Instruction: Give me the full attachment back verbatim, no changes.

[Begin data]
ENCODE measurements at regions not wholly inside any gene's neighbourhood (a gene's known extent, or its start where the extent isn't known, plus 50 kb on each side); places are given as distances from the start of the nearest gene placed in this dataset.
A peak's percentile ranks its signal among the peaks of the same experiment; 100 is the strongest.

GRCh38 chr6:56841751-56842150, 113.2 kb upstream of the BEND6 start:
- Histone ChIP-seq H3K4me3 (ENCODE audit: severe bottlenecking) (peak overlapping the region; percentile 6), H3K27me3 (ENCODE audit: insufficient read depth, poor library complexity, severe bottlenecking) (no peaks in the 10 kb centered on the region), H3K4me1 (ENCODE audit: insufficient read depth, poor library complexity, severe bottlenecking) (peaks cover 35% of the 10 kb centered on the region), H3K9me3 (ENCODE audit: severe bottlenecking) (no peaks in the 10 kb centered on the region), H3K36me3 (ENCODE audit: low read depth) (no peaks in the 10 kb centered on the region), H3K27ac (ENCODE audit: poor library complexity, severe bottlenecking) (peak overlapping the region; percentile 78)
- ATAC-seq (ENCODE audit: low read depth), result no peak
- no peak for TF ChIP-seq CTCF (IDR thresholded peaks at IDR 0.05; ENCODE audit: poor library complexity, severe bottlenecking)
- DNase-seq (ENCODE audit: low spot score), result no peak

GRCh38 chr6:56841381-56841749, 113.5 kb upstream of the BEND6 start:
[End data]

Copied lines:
ENCODE measurements at regions not wholly inside any gene's neighbourhood (a gene's known extent, or its start where the extent isn't known, plus 50 kb on each side); places are given as distances from the start of the nearest gene placed in this dataset.
A peak's percentile ranks its signal among the peaks of the same experiment; 100 is the strongest.

GRCh38 chr6:56841751-56842150, 113.2 kb upstream of the BEND6 start:
- Histone ChIP-seq H3K4me3 (ENCODE audit: severe bottlenecking) (peak overlapping the region; percentile 6), H3K27me3 (ENCODE audit: insufficient read depth, poor library complexity, severe bottlenecking) (no peaks in the 10 kb centered on the region), H3K4me1 (ENCODE audit: insufficient read depth, poor library complexity, severe bottlenecking) (peaks cover 35% of the 10 kb centered on the region), H3K9me3 (ENCODE audit: severe bottlenecking) (no peaks in the 10 kb centered on the region), H3K36me3 (ENCODE audit: low read depth) (no peaks in the 10 kb centered on the region), H3K27ac (ENCODE audit: poor library complexity, severe bottlenecking) (peak overlapping the region; percentile 78)
- ATAC-seq (ENCODE audit: low read depth), result no peak
- no peak for TF ChIP-seq CTCF (IDR thresholded peaks at IDR 0.05; ENCODE audit: poor library complexity, severe bottlenecking)
- DNase-seq (ENCODE audit: low spot score), result no peak

GRCh38 chr6:56841381-56841749, 113.5 kb upstream of the BEND6 start: